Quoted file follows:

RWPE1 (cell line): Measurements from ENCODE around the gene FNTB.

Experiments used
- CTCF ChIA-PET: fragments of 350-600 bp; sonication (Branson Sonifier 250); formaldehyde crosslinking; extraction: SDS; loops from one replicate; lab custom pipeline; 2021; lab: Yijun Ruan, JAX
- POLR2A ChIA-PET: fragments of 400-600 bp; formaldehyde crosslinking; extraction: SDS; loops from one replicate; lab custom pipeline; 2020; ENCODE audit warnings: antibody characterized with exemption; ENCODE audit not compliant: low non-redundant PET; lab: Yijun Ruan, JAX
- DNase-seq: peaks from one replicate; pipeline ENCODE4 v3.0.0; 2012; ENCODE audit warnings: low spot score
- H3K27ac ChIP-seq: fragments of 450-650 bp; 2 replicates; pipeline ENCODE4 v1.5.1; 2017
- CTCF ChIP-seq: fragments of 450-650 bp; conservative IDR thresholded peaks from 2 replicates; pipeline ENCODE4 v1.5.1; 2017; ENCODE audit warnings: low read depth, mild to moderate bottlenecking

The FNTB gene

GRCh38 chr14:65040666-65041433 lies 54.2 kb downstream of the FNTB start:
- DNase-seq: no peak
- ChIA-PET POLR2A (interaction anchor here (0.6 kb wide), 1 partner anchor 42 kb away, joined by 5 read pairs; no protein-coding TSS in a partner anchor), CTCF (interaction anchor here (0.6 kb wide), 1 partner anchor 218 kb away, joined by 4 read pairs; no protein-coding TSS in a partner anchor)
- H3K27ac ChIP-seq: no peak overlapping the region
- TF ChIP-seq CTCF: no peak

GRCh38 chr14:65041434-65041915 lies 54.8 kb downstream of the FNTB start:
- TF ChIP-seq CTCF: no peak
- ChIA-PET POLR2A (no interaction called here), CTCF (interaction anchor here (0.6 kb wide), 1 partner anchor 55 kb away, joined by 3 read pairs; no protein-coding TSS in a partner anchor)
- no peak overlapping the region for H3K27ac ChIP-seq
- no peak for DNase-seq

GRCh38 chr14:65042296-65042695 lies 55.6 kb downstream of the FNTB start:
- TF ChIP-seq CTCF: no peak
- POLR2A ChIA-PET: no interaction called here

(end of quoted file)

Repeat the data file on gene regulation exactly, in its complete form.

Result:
RWPE1 (cell line): Measurements from ENCODE around the gene FNTB.

Experiments used
- CTCF ChIA-PET: fragments of 350-600 bp; sonication (Branson Sonifier 250); formaldehyde crosslinking; extraction: SDS; loops from one replicate; lab custom pipeline; 2021; lab: Yijun Ruan, JAX
- POLR2A ChIA-PET: fragments of 400-600 bp; formaldehyde crosslinking; extraction: SDS; loops from one replicate; lab custom pipeline; 2020; ENCODE audit warnings: antibody characterized with exemption; ENCODE audit not compliant: low non-redundant PET; lab: Yijun Ruan, JAX
- DNase-seq: peaks from one replicate; pipeline ENCODE4 v3.0.0; 2012; ENCODE audit warnings: low spot score
- H3K27ac ChIP-seq: fragments of 450-650 bp; 2 replicates; pipeline ENCODE4 v1.5.1; 2017
- CTCF ChIP-seq: fragments of 450-650 bp; conservative IDR thresholded peaks from 2 replicates; pipeline ENCODE4 v1.5.1; 2017; ENCODE audit warnings: low read depth, mild to moderate bottlenecking

The FNTB gene

GRCh38 chr14:65040666-65041433 lies 54.2 kb downstream of the FNTB start:
- DNase-seq: no peak
- ChIA-PET POLR2A (interaction anchor here (0.6 kb wide), 1 partner anchor 42 kb away, joined by 5 read pairs; no protein-coding TSS in a partner anchor), CTCF (interaction anchor here (0.6 kb wide), 1 partner anchor 218 kb away, joined by 4 read pairs; no protein-coding TSS in a partner anchor)
- H3K27ac ChIP-seq: no peak overlapping the region
- TF ChIP-seq CTCF: no peak

GRCh38 chr14:65041434-65041915 lies 54.8 kb downstream of the FNTB start:
- TF ChIP-seq CTCF: no peak
- ChIA-PET POLR2A (no interaction called here), CTCF (interaction anchor here (0.6 kb wide), 1 partner anchor 55 kb away, joined by 3 read pairs; no protein-coding TSS in a partner anchor)
- no peak overlapping the region for H3K27ac ChIP-seq
- no peak for DNase-seq

GRCh38 chr14:65042296-65042695 lies 55.6 kb downstream of the FNTB start:
- TF ChIP-seq CTCF: no peak
- POLR2A ChIA-PET: no interaction called here